D. Byrne - R.J. Fischer  









  Donald Byrne  (2530) - R.J. ("Bobby") Fischer  (2460)   
  [D97] 
  Rosenwald Memorial Tournament, 
New York City, New York;  (USA)   1956  


Easily one of the prettiest games ever played. 
(Brilliancy prize winner and "The Game of The Century.")  

Reinfeld calls it the greatest game by a chess prodigy ever! 

I place this game firmly in the list of,  "The Ten Best Games of Chess Ever Played." 
(Other GM's have also expressed this opinion.) 

***

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1. Nf3
Tricky. We start off as a Reti. 

I think D. Byrne was looking to use transposition as a weapon here. 

[ The normal move order to reach a Grunfeld is: 
 1.d4
Nf6; 2.c4 g6; 3.Nc3 d5; etc. ]. 

 

1...Nf62. c4 g63. Nc3 Bg74. d4 0-05. Bf4!?, (Maybe - '!') 
A very potent line today, but in those days the theory of 
the Grunfeld was in its infancy. 

[ The move 5.e4,  leads instead to a King's Indian Defense. ].  

5...d5
; ('!')  Transposing to the Grunfeld. 

6. Qb3!?
, (Very interesting.) 
White is playing a variant of, "The Russian System." 
(Many annotators have awarded this move an exclam.) 

[ 6.cxd5!? Nxd5; 7.Nxd5 Qxd5; 8.Bxc7 Nc6!; 9.e3 Bf5!
(Black has good "compensation" for the material.) 

The 'Main' "book line" here is the move: 6.e3!? ].  

 

6...dxc4!
Producing a favorable version of the Boleslavsky-Hort Variation. 

[ The move: 6...c6!?; produces a completely different type of game, 
as it gives White the option of fixing the Pawn Structure with 
'Pawn takes Pawn.' (P-at-c4xP-at-d5.) ].  

 

7. Qxc4 c6!?; (Maybe - '!') 
This is a good move and enters a slightly better than normal variation 
of the "Boleslavsky-Hort Variation."  

8. e4 Nbd7!?
; (Maybe - '!')  
Fischer is setting a trap, according to Chernev. 
Many annotators criticized this move, citing 9. e5, as now giving 
White a large advantage. But all the annotators that said this ... 
missed a tactic. 

9. Rd1!?, (Maybe - '!') 
Very nice, centralizing the Rook. 

(But it was probably better ... and a little safer ... to play Be2 instead.) 

9.e5 Nd5! (Or 9...Nb6?!; 10.exf6 Nxc4; 11.fxg7 Kxg7; 12.Bxc4, "+/=" 
 
Or 9...Nh5?; 10.Be3, "+/" )   10.Nxd5!? cxd5; 11.Qxd5?!,   (11.Qb3 Nb6
 12.Be2
h6; 13.0-0 Be6; "~"
   11...Nxe5!;  The tactic many Masters missed. 
12.Qxd8
Nxf3+!; 13.gxf3 Rxd8; "/+" (Maybe "-/+") Black should probably win. 
(He will annex the d-pawn, and White's Pawn Structure is still a mess.) ].  

9...Nb6
; (Maybe - '!') 
Black wins a tempo off the White Queen to develop his QB. 

10. Qc5!?
, (Interesting.) 
White clamps down on the Black Q-side and pressures key dark squares. 

Several GM's - including Soltis - give this move an exclam. 

Fred Reinfeld gives it a question mark! 

[ Safer was: 10.Qb3 Be6; 11.Qc2, "+/=" (Maybe "=") ].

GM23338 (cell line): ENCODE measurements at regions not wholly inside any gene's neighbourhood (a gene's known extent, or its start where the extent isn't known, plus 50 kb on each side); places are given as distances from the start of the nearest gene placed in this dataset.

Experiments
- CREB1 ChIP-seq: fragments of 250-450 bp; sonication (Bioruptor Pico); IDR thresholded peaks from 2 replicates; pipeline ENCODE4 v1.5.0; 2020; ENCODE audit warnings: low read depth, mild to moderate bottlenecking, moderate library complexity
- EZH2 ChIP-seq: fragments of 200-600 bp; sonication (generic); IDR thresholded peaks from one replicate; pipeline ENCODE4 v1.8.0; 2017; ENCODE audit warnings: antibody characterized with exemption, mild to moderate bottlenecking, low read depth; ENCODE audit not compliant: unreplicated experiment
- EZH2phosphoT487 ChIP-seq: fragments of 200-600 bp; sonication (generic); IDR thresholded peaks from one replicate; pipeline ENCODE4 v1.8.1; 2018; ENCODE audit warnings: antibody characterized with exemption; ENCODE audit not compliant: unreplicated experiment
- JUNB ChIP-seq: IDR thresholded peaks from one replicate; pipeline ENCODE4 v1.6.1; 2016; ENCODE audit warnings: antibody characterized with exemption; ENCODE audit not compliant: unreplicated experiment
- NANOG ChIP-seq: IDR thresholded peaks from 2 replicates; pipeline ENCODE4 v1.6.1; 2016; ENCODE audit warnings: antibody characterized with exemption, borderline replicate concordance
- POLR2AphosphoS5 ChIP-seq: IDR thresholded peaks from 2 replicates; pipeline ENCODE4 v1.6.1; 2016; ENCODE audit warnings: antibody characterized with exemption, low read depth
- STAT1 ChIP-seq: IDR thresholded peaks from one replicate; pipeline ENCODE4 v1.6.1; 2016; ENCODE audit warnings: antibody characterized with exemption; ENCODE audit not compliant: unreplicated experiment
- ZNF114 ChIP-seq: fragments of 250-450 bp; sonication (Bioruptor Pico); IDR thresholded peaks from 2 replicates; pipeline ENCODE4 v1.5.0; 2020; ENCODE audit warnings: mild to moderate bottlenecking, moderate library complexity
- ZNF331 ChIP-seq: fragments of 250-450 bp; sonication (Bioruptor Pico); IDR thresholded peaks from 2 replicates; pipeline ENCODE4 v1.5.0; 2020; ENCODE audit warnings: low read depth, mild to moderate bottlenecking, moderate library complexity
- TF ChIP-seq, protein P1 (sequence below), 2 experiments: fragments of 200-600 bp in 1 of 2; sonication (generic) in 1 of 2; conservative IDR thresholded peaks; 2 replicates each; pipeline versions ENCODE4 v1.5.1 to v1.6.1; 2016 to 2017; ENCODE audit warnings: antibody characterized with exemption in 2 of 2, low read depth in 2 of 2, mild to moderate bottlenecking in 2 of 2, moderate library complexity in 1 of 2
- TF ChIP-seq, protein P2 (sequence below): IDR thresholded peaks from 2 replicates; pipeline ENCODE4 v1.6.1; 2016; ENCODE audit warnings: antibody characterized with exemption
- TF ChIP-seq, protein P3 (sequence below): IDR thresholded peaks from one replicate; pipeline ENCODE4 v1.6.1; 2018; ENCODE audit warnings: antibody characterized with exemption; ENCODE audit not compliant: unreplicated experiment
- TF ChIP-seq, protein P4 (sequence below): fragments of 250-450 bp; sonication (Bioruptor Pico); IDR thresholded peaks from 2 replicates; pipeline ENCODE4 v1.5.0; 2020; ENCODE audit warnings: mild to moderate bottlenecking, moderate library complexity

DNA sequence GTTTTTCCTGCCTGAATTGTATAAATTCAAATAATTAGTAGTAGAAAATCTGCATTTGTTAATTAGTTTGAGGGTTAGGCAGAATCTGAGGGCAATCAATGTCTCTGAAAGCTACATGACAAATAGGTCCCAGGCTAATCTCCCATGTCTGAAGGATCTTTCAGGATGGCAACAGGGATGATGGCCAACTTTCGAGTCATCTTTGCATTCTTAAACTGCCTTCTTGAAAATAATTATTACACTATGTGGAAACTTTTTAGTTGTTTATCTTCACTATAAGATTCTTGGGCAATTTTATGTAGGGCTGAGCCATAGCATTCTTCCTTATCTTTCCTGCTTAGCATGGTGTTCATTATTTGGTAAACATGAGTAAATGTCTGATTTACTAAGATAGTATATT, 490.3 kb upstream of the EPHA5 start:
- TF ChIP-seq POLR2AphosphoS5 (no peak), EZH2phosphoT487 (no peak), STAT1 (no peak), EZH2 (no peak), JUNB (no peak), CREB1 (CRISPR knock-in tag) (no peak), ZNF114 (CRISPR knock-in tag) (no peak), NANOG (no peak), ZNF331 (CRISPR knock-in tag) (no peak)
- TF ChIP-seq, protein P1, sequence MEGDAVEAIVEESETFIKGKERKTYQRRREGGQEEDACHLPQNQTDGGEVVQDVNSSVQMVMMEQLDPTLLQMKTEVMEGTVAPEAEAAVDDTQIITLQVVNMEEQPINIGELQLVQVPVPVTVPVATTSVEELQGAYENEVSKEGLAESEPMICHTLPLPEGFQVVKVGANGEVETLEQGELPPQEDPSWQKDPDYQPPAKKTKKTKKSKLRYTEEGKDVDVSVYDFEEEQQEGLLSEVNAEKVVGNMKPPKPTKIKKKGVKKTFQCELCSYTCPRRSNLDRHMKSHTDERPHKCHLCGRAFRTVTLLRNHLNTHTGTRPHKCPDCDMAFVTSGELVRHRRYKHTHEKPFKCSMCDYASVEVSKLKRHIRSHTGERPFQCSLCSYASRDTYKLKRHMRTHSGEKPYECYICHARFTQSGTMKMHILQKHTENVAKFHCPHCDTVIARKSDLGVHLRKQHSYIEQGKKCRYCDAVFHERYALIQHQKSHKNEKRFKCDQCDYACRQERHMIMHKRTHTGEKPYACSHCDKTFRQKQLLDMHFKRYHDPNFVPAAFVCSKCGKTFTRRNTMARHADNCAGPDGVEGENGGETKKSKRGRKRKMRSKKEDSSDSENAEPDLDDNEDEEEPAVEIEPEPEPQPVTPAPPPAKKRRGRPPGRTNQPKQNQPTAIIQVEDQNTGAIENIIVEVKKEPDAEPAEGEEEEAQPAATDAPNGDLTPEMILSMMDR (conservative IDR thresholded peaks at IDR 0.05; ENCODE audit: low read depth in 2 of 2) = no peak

10...Bg4!11. Bg5?!, (Plausible, but <maybe> the losing move.) 
A very aggressive move meant to clamp down on the dark squares 
and intimidate Black enough to prevent him from seriously considering 
the Pawn Advance, ... Pawn @ e7 to e5. 

But it back-fires on Byrne. 

***

(Many Masters have given this move a question mark. But I am 
sure that judgment is MUCH too harsh! Donald Byrne was playing 
very aggressively, surely going for the win. 

Besides, most MASTERS ... do NOT play Fischer's next move, 
unless they are already familiar with this game. I know; I have probably 
tested this position on HUNDREDS of different players!). 

***

"Very plausible: the idea is that 11...Nbd7?; would lose Black's KP." 
  - Fred Reinfeld. 

"Fischer's reply to this move must have given Byrne the 
  shock of his young life!" - Irving Chernev

[ With the simple and safe: 11.Be2!, "+/=" White would still keep 
 a small advantage. ].

11...Na4!!
  (Maybe - '!!!' or even '!!!!')   
I consider this to be perhaps the most brilliant and amazing move 
ever made on the chessboard. 

It is incredible ... and a very original concept. 

It has the added value of looking like the most crass and basest of blunders. 

12. Qa3!, (Maybe forced.)  
Probably the best, ... all things considered. 

[ If White plays 12. NxN, the main line will go: 12.Nxa4?! Nxe4; 13.Qxe7 Qa5+
14.b4
, Forced.   ( 14.Nc3?? Nxc3; 15.bxc3?! Rfe8; "-/+" wins White's Queen. ). 
14...Qxa4; 15.Qxe4 Rfe8; 16.Be7, Forced.   (16.Ne5?? Qxd1# ).   16...Bxf3!
17.gxf3
Bf8!  (17...Bf6??; 18.Bxf6! Rxe4+; 19.fxe4 Qxb4+; 20.Ke2 Re8;  
 21.f3, "+/=").   18.Be2 Rxe7; 19.Qb1 Rae8; 20.Rd2 Qb5; 21.Qb2! Bh6
22.Rc2
Qd3!; 23.Rg1 Bg7; "/+"  (Maybe "-/+".) ].  

 

12...Nxc313. bxc3 Nxe4!; (Really - '!!') 
Another shot. 

Fischer is willing to sacrifice an exchange to open the e-file.

14.Bxe7,  
Practically the only good move for White. 

[ 14.Qxe7? Qxe7; 15.Bxe7 Rfe8; "/+" (Maybe "-/+") and Black wins. ].